SF, fantasy, horror, mystery website
illustrated SF and general satire
music reviews
action movie heroines
helicopters in movies and TV
VideoVista is published by PIGASUS Press

copyright © 2001 - 2006 VideoVista
February 2006 SITE MAP   SEARCH

The Blind Dead Collection
casts: César Burner, Lone Fleming, Tony Kendall, and Esther Ray

director: Amando de Ossorio

573 minutes (18) 1971-5
widescreen ratio 16:9
Anchor Bay UK DVD Region 2 retail

RATING: 6/10
reviewed by Barry Forshaw
For horror film aficionados of a certain age, the grisly Blind Dead films of Armand de Ossorio bring back many fond memories. In their day, these atmospheric sagas of the death-dealing knights of an ancient Templar Order were among the most extreme of European horror films, with the equestrian cadavers among the most graphic and bloody dispensers of hapless victims. Of course, the films were often only available in badly dubbed, heavily cut forms - unlike the re-masterings on this deluxe boxed set, which contains all the films in the series along with copious extras; there are cuts, but nothing as ruinous as in previous video incarnations (the first appearance of the films on video in this country featured trailers showing the murderous Templar activities when the knights were alive - mainly slashing the breasts of bound female victims and eating their hearts - but all such scenes were removed from the videos themselves!). Now, of course, such grisly special effects (seen in sharp digital images) look less convincing - the breasts into which the Templar dig their swords look notably rubbery, but there's still an enjoyable excess in the mayhem (while female victims get it in the chest, males - sometimes leading characters - routinely get arms and hands chopped off). The early films contrast the activities of the Templars - ritual killings in ceremonial settings - with their equally murderous pursuits after their emergence from the grave, revived as crumbling, skull-faced zombies in the present.

Armand de Ossorio's 'present' in these film is, of course, the 1970s, and like many such horror films of the period (notably Mario Bava's Five Dolls For An August Moon), fashions of the day now seem more horrendous than the enthusiastic bloodletting. But the films here (notably the first two, Tombs Of The Blind Dead (aka: La Noche del terror ciego, 1971) and Return Of The Blind Dead (aka: El Ataque de los muertos sin ojos, 1973) makes for diverting viewing, even if it's a shame de Ossorio's budget didn't run to articulated skeletal claws for his grey-robed monsters - we see an awful lot of these utterly immobile appendages, sticking out of their sleeves of the stuntmen, a good eight inches beyond where human arms end. But quibbles are beside the point: it's good to see Euro-horror of this period given a deluxe treatment. It's a particular bonus to have the original Spanish language tracks (with, of course, subtitles): crass and insensitive dubbing sank these movies, like so many otherwise excellent gialli of the time. Perhaps, seen together; a certain repetitiveness sets in, but admirers won't object to that - and to have such seminal films in exemplary transfers is a real bonus.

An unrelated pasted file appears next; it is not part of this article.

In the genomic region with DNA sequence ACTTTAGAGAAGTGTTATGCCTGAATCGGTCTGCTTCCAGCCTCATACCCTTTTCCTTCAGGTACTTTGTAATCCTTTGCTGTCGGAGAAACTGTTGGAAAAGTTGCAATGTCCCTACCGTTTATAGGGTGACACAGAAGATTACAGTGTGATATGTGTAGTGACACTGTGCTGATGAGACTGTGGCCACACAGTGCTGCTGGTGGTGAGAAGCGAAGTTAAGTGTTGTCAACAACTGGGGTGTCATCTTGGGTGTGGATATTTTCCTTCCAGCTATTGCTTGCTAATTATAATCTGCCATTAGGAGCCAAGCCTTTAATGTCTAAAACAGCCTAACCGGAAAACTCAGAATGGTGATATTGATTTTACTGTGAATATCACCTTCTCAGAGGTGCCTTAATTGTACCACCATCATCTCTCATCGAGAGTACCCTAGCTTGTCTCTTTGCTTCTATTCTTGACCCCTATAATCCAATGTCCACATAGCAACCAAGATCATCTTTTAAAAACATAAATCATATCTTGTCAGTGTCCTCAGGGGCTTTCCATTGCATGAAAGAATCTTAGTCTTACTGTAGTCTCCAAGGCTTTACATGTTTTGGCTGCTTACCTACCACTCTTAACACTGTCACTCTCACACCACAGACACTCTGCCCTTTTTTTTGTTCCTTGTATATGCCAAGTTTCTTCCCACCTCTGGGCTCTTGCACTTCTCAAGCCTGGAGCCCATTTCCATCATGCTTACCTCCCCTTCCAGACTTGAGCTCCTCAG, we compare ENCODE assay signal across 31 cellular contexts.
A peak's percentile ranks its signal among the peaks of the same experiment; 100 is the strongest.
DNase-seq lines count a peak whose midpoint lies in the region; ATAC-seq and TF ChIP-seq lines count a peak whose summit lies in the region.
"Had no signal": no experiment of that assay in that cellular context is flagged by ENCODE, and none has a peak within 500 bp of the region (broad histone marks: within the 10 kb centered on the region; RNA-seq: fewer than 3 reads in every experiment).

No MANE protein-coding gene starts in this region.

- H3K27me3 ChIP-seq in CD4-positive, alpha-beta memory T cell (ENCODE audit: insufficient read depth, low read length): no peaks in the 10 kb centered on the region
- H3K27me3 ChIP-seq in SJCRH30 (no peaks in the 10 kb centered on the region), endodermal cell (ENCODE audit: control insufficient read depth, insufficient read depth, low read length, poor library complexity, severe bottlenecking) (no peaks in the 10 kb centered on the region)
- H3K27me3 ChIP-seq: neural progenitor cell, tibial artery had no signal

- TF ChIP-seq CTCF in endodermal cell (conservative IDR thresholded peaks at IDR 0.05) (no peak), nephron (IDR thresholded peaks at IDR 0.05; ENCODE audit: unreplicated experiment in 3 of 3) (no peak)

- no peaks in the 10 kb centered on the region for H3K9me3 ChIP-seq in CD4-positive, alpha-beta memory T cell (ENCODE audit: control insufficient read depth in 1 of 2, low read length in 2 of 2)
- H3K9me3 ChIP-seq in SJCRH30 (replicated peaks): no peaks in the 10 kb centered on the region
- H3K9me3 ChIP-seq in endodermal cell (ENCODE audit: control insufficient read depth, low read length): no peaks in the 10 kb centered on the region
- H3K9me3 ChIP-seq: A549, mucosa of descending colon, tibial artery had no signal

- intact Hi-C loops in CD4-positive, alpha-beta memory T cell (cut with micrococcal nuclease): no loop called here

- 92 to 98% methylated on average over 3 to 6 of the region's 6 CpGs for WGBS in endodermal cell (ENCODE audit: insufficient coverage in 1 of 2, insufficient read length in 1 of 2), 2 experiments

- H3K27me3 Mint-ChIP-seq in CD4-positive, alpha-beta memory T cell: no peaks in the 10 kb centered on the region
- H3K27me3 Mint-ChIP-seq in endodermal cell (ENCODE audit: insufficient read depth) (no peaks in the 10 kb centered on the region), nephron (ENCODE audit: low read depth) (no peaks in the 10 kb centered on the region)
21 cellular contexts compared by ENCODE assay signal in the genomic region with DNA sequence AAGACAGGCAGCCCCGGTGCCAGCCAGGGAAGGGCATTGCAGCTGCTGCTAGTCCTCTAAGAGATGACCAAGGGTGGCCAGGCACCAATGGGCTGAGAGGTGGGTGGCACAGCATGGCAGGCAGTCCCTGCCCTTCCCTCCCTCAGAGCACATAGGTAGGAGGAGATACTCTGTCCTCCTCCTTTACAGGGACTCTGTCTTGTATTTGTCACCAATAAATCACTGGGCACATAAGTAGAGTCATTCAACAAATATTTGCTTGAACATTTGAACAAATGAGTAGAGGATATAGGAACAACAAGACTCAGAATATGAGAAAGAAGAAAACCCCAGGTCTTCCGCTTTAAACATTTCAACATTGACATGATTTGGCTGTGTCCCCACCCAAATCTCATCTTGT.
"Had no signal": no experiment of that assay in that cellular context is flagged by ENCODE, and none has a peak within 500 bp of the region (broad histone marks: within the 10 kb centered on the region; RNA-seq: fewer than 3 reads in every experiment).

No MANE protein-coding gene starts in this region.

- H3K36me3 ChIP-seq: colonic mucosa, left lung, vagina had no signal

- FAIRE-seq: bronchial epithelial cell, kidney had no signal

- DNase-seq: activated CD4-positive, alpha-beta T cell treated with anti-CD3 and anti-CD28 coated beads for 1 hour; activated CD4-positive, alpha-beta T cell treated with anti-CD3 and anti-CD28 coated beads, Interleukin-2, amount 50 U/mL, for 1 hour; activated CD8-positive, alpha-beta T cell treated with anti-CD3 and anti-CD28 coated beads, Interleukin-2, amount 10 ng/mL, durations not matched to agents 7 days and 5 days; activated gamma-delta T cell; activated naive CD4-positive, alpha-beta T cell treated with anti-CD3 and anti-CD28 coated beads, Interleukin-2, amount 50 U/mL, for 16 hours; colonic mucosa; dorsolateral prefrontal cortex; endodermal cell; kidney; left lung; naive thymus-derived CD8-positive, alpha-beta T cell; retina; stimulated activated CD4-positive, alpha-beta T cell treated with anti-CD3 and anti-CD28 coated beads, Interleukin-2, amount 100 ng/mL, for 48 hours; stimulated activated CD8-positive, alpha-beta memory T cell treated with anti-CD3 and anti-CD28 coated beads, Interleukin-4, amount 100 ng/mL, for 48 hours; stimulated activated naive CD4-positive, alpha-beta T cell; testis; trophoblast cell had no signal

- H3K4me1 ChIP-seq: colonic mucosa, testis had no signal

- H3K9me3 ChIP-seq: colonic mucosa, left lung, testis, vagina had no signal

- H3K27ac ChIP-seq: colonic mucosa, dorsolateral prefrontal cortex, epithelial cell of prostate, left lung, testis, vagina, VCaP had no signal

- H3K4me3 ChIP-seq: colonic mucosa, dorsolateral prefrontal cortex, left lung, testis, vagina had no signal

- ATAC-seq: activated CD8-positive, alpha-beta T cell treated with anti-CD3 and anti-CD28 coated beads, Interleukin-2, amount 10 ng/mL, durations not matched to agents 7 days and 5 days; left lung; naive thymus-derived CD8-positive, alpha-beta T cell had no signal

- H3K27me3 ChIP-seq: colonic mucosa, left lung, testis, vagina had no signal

Extras (on a separate disc) are plentiful, including featurettes and an interview with the director, along with alternate sequences. Picture quality is excellent, though the DTS Dolby soundtrack setting sounds no difference from any other audio option.

Did you find this review helpful? Any comments are always welcome!
Please support VideoVista, buy stuff online using these links - | | Send it | W.H. Smith

copyright © 2001 - 2006 VideoVista